The silence is evident in our latest national pandemic pastime – demonising the small minority of those who are as yet unvaccinated.
The more voices we hear railing against the 8pc of selfish free-riders, the louder the silence from the refuseniks.
In a culture of judgment and shaming, no wonder they are mute. We never hear their view, so we never hear the why – which is the key to addressing concerns.
Do we want to know the why? Or do we just want to be right and for everyone to see life like us and shout down all those who don’t?
As the Covid pass system was predictably extended, despite its introduction as a temporary measure, there was much glee among those who now see the small pocket of vaccine resistance as a crime against the collective.
A sense of smug satisfaction greeted the predictable news that all our liberties will be curtailed with the continuation of the pass, because it means the unvaccinated will be cast out from social society for the foreseeable future. “Tough,” as one commentator put it.
We could have added the option of a negative test alongside it, like most European countries do, and what Professor Luke O’Neill advocates. But we didn’t, because the main purpose is to incentivise stragglers to come forward for the jab and punish or compel vaccine hold-outs.
Aside from the usual voices on basic rights – deprioritised in the Covid era – there was no reaction from the unvaccinated.
The Irish Council for Civil Liberties said the system “gives rise to serious human rights and equality concerns”.
It urged the Government to provide a test option with the extension. Tumbleweed.
People got into paroxysms on the airwaves over this elusive 8pc. Soon we were seriously talking about bringing in private security firms to police vaccine passes in hospitality.
After enduring one of the harshest lockdowns in the world, the Irish want more surveillance on themselves, more checks, more laws.
Vaccinated or not, I won’t go into a premises if it means giving proof of medical status to gain entry. I haven’t been indoors in a restaurant as long as I can remember.
So I know those without a Covid pass are all outside. They’re generally not trying to sneak in, hoping they’ll slip through the net. That’s why you’re still seeing outdoor seating occupied in October. Likely the reason restaurants or pubs became lax is that passes were so universal.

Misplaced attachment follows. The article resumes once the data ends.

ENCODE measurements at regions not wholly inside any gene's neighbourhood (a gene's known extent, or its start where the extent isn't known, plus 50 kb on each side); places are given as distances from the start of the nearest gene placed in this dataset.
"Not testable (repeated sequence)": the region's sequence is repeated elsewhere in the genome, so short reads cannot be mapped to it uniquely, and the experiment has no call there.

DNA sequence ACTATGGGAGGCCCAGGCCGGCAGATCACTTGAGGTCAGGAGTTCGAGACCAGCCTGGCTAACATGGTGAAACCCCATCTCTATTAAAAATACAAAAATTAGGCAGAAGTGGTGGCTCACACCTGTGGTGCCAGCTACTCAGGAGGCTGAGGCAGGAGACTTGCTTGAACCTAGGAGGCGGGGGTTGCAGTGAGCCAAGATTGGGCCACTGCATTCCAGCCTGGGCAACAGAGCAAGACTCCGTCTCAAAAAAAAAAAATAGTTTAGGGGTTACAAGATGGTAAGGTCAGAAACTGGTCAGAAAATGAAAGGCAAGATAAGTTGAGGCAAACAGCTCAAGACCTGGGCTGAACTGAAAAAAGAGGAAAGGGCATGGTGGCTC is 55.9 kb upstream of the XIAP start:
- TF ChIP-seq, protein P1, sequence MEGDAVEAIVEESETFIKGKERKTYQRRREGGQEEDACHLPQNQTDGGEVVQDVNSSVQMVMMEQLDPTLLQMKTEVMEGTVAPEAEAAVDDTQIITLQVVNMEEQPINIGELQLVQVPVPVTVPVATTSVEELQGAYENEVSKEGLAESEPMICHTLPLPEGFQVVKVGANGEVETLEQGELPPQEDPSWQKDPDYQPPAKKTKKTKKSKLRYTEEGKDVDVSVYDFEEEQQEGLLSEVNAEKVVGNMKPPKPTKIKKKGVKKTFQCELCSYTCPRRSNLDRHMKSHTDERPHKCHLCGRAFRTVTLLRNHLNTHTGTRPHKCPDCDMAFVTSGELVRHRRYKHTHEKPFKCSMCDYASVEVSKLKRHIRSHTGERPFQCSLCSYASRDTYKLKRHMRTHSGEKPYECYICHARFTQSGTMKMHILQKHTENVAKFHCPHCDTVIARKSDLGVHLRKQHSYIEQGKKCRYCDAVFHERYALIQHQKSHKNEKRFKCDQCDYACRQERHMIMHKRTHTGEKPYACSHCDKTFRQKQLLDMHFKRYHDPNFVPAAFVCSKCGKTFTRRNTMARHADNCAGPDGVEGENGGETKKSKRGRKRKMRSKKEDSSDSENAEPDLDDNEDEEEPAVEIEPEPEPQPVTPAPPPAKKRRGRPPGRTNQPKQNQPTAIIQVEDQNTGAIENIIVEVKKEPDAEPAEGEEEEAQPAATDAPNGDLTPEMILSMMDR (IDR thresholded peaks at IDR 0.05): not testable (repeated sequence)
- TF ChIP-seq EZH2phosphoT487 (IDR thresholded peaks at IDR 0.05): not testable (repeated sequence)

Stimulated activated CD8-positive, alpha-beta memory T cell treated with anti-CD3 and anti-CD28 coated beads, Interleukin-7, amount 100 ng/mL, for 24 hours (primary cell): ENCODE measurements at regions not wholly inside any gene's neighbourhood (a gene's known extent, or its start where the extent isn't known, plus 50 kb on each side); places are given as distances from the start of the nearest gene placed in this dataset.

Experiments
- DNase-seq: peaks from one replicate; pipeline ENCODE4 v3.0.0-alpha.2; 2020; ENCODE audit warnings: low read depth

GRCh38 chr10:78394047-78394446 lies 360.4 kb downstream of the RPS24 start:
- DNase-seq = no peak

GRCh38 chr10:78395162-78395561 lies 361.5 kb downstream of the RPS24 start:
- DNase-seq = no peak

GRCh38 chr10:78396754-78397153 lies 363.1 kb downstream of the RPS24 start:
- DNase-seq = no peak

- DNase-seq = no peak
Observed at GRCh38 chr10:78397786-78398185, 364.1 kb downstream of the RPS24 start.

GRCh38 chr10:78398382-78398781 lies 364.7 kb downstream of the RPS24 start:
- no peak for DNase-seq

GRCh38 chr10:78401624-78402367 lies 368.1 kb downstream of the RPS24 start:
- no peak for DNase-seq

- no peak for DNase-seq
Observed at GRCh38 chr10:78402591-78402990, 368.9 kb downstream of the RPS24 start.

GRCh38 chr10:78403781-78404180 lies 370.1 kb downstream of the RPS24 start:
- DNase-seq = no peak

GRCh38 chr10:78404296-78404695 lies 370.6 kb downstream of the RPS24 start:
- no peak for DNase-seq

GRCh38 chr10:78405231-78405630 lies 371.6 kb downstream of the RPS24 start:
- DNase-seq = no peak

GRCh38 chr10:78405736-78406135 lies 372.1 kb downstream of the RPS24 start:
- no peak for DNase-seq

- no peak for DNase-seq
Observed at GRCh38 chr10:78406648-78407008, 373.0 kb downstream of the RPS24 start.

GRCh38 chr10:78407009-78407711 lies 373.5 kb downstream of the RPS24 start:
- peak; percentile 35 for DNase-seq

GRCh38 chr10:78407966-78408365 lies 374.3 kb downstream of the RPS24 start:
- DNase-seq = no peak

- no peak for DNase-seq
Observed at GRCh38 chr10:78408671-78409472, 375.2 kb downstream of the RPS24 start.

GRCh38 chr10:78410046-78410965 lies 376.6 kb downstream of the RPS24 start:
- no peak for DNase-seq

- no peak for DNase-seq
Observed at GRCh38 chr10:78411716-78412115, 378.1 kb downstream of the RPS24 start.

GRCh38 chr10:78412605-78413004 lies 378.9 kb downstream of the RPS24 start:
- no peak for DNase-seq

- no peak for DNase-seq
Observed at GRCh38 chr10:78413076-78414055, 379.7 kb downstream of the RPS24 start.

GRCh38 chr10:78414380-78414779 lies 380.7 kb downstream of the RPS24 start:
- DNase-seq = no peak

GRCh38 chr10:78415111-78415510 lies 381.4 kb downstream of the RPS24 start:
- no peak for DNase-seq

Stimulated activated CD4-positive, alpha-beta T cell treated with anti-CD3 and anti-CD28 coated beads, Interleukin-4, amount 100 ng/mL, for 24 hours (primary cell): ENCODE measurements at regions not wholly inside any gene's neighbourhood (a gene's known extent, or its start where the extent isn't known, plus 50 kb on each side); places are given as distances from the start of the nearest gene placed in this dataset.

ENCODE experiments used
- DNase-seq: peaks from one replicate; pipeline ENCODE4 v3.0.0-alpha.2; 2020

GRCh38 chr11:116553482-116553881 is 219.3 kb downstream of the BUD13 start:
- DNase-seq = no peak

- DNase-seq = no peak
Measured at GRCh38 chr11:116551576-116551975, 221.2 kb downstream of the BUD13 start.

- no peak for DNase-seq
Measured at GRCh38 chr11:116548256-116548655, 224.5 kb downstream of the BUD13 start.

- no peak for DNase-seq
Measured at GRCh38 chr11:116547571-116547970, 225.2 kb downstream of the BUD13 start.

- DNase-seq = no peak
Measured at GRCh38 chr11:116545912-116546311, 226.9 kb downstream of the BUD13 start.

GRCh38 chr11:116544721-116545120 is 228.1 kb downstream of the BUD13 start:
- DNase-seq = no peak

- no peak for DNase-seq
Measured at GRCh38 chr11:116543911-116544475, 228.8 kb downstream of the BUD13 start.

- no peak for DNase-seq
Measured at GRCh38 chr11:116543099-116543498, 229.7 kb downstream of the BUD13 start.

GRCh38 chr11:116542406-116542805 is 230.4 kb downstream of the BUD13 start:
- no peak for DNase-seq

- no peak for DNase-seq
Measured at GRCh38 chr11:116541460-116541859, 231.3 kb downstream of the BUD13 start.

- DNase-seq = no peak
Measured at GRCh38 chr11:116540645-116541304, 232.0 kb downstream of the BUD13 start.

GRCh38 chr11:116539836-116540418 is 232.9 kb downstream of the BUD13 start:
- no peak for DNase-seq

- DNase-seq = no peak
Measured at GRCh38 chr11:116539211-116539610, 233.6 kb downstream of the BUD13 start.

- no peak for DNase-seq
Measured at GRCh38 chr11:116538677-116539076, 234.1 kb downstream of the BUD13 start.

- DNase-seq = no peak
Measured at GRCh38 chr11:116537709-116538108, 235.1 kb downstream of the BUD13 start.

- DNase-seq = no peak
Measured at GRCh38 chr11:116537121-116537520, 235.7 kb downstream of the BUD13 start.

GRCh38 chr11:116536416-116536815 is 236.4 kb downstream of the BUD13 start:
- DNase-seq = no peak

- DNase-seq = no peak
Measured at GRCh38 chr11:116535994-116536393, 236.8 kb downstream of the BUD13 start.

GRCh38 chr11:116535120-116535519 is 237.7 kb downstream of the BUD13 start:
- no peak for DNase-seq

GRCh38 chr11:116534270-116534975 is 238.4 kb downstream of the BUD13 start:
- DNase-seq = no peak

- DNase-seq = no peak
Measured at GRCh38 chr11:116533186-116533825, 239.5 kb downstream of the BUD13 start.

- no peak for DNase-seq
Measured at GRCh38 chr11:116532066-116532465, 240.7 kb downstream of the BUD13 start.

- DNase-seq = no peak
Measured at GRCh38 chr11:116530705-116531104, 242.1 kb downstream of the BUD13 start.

Popular opinion that the 8pc are all “hardcore cranks” or “anti-vaxxers” is straightforward discrimination in the midst of an unprecedented global public health emergency that has shocked us all in different ways.
If Ireland is so pro-vaccine, we should be delighted to have the EU’s highest jab rate of 92pc, but that’s not enough for some people, who won’t be content until we live in a utopia of full compliance.
According to a survey on Claire Byrne Live this week, 46pc of respondents agreed with mandatory vaccination. That would effectively bring us in line with China, where there have been reports of forcible injections. And half of us think this is warranted, even with our triumphant vaccine rollout?
The level of casual discrimination against the relatively tiny number of unvaccinated in our population is callous and counterproductive.
These 300,000 people are not one homogenous group of brainwashed headbanger public health terrorists. It is blind bigotry to dismiss them as such.
There is a wealth of research that shows most resistance is to do with vaccine hesitancy. A lack of trust in the vaccine is linked to psychology and socio-demographics.
In Ireland, the vaccine-hesitant were most likely to be young women aged between 35 and 44, those on low or average incomes, the non-Irish born and the socially disaffected. Minorities.
Isolation is not just a personal problem, it’s a political one. Further stigmatising and marginalising through laws and media messaging only adds to that sense of ostracisation.
Some of the number have valid concerns. Until recently, pregnant women and younger people worried about fertility and virility were afraid to take the jab, and did so when their fears were allayed.
The 70,000 who got their first injection but didn’t come forward for the second may have had a bad reaction or received AstraZeneca initially.
“They are a cohort of people we can entice back,” said DCU Professor of Immunology Christine Loscher.
Others may feel it is too soon to take the vaccine. Or they are still grappling with individual concerns, or anxiety. They will get it – they just aren’t ready yet.
Pete Lunn, from the Economic and Social Research Institute’s Behavioural Research Unit, said research shows the overall picture of the vaccine-resistant is not what is assumed.
“Those advocating taking the vaccine need to be careful when it comes to criticising refuseniks. It’s unlikely to persuade the minority to come forward for belated jabs,” he said.
“When groups are targeted like this, they create a stronger bond and dig their heels in further. It’s more important to find out why they refused in the first place.”
If we are so progressive and caring in modern “liberal” Ireland, we will listen without prejudice. Otherwise, our inclusive society comes with a caveat: we will accept you, as long as we all think the same.
Those who don’t – for reasons that make sense to them – will be left out in the cold.